“The Reckless Moment” (1949) is a dark crime film directed by German filmmaker, Max Ophuls. The story, based on “The Blank Wall” by Elisabeth Sanzay Holding, is about Lucia Harper, marvelously portrayed by Joan Bennett. Her husband is working overseas, so she is forced to play both mother and father to their almost 18-year-old, trouble-causing daughter, Bea (Geraldine Brooks), and their younger, inquisitive son, David (David Blair). Bea, an aspiring artist, has become involved with a con man named Ted (Shepperd Studwick), who she thinks will aid her in her career. Lucia is against Bea’s involvement with a man like Ted, and soon an accident leaves Ted dead. Lucia knows that her daughter will be a suspect, and attempts to cover the death up. What she never expected was Mr. Donnelly (James Mason), a smartly dressed, well-mannered young man, who appears out of nowhere, holding love letters written to Ted from Bea. He, along with his partner (Roy Roberts), blackmail Lucia, who has no idea what she should do next.
A movie like “The Reckless Moment” often goes unnoticed, or at least unappreciated because it isn’t flashy or overly sophisticated. Max Ophuls directs with care and precision. His movements glide in a fluid manner that allows the audience to enjoy, without noticing his work. He is the film’s guide, but he makes sure that he (and his work) goes unnoticed as well. He is there to make sure that everything is presented the way he intended, without letting anything interfere. Cinematographer Burnett Guffey adds his usually delightful skill to the picture, but once again, it’s the fact that he doesn’t try to do too much that helps things move along- still, he deserves to be praised.
Ophuls was known throughout his career to be a feminist director. His leading ladies aren’t there for their sex appeal, but for their talents, both the characters and the actresses. Enter Joan Bennett. Bennett is the perfect fit for this type of role, just coming out of the 1940’s that saw her play many film noir characters, and just before the 1950’s that would give her the “motherly” roles that would consume much of her time from this point forward. This is her movie. She is the leading character, and she is very much alone. She dominates scene after scene, and even seems capable of taking on these blackmailers that are messing things up. Of course it helps that her husband, Walter Wanger, served as producer on “The Reckless Moment”, so between him and Ophuls, she had plenty of support in taking on an enormous role such as this.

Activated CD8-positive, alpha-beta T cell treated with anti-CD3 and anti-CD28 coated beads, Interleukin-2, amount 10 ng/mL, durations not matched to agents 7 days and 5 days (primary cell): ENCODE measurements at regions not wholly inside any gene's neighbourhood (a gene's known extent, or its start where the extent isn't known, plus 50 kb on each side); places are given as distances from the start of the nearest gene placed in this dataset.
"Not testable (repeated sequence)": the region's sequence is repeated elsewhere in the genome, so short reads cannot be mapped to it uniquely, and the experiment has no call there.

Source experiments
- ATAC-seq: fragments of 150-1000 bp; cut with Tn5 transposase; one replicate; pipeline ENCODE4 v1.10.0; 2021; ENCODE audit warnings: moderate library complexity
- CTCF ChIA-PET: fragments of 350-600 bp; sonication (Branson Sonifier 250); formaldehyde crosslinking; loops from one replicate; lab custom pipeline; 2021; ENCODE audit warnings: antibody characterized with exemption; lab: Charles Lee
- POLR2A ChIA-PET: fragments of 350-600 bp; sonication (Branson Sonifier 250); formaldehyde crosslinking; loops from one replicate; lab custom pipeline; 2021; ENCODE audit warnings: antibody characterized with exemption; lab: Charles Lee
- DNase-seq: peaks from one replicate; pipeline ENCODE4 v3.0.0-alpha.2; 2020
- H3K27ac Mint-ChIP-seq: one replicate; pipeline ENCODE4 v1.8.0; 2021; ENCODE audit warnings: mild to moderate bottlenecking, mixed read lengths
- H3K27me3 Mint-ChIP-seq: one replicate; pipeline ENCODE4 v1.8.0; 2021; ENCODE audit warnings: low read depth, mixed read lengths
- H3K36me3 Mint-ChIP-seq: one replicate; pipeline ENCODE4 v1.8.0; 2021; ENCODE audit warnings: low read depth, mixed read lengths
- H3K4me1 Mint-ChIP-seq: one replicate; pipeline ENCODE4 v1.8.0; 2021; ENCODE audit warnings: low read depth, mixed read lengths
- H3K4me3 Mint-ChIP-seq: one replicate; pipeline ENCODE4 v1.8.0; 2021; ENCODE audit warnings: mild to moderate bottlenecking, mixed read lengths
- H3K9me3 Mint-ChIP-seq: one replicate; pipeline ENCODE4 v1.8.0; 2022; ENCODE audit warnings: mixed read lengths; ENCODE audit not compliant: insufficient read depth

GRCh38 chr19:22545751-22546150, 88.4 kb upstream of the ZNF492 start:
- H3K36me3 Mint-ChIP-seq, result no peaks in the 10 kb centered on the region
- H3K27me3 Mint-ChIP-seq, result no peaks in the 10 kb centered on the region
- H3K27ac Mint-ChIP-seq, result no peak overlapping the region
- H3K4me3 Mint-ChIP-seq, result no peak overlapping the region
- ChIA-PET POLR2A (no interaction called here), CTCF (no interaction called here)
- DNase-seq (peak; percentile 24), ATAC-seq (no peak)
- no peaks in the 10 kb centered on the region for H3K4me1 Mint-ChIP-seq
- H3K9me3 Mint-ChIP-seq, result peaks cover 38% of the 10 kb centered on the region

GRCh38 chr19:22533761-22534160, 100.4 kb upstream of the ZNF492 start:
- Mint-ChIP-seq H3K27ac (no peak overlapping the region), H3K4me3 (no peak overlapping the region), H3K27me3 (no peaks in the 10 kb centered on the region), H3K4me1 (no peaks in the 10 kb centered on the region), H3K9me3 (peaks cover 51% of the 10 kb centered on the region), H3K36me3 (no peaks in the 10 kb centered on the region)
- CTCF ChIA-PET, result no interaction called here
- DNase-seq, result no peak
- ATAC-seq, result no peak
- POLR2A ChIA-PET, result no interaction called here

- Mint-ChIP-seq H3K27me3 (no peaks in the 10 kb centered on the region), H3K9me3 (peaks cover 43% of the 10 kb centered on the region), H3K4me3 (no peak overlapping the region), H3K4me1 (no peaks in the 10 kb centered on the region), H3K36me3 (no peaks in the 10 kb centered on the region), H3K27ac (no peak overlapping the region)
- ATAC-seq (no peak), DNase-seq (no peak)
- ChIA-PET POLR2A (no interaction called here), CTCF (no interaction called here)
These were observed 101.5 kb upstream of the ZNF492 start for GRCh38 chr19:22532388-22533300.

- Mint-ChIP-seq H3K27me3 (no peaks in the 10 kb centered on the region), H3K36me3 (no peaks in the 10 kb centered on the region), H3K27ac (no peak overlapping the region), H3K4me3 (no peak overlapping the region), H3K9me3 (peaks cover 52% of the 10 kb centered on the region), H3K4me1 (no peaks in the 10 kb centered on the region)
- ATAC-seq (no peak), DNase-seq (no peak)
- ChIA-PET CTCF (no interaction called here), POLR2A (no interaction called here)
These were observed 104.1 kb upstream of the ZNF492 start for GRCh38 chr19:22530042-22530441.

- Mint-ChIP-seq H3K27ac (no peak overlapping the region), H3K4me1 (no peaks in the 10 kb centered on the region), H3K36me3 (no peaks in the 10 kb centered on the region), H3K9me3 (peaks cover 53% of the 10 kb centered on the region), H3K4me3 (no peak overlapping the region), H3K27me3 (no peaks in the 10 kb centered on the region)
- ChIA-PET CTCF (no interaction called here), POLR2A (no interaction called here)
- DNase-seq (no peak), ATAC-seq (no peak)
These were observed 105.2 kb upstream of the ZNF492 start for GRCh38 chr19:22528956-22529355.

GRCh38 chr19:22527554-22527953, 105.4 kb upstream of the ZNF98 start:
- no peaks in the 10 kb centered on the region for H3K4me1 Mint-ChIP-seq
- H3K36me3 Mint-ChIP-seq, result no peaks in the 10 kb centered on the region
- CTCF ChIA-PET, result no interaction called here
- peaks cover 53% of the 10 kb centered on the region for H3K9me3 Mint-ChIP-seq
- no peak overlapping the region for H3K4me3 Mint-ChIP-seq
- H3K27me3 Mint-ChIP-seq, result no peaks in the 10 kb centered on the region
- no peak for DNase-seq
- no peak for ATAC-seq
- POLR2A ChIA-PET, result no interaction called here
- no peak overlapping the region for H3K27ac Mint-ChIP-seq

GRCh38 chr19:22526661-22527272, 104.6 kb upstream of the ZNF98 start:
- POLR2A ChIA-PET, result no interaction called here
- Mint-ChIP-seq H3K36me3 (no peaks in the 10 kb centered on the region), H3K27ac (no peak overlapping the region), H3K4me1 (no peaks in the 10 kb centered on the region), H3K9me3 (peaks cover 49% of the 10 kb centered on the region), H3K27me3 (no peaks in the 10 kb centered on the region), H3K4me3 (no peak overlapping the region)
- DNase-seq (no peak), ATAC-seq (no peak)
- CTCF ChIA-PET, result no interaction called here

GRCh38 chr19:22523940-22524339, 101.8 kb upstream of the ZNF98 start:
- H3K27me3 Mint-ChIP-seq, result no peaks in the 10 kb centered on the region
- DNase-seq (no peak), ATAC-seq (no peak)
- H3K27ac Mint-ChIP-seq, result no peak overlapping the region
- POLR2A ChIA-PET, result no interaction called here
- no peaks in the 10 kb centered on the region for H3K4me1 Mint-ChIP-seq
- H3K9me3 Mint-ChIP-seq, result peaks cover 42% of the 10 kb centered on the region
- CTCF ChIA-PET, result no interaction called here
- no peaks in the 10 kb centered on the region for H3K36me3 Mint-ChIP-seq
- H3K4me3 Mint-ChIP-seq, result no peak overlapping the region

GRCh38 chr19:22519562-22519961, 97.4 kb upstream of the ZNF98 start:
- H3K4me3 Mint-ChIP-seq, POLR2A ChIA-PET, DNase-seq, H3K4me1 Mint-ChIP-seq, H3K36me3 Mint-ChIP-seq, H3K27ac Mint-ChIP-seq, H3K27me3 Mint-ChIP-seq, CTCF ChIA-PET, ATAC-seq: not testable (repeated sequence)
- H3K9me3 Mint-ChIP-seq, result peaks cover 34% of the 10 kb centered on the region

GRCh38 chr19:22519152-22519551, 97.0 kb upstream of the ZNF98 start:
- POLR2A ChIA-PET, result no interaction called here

James Mason is a wonder to behold, in what, in all reality, is a very small but crucial role. Already, at this relatively early point in his career, his screen presence is undeniable. He plays a no-good, low-down, contemptible man, but one that has a heart. It’s not an easy role to pull off, but Mason (who we would soon discover could do anything) makes it all look so easy.
Max Ophuls is one of those directors who has flown under the radar for many years. He made his early films in Germany, but (being Jewish) left for France before WWII began. By 1941, he had to move on once again, ending up in the United States, and (somewhat unbelievably) he was unable to find work. Before returning to Europe after WWII he made four films, including “The Reckless Moment”. It, along with the underrated “Letter From an Unknown Woman” (1948), are both marvelous examples of the kind of pictures that he was capable of creating. After the War ended, and he returned to the more comfortable confines of Europe, he would go on only to direct four more films before his premature death at the age of 54. These films, “La Ronde” (1950), “Le Plaisir” (1952), “The Earrings of Madame de…” (1953), and “Lola Montes” (1955) are all magnificent features that perfectly illustrate how to turn a movie into a work of art. It was as if he could paint the images on the screen, so that forever we would have the ability of enjoying his vision- in each and every painstaking detail- just the way he would have wanted.
As long as I am standing up shouting my praise to Max Ophuls, I may as well include this short poem written about the director by James Mason, who also starred in another one of his American films, “Caught” (1949). Part in jest, part in honesty, Mason sums Ophuls’ directing style up quite nicely:
A shot that does not call for tracks
Is agony for poor old Max
Who, separated from his dolly
Is wrapped in deepest melancholy
Once, when they took away his crane
I thought he’d never smile again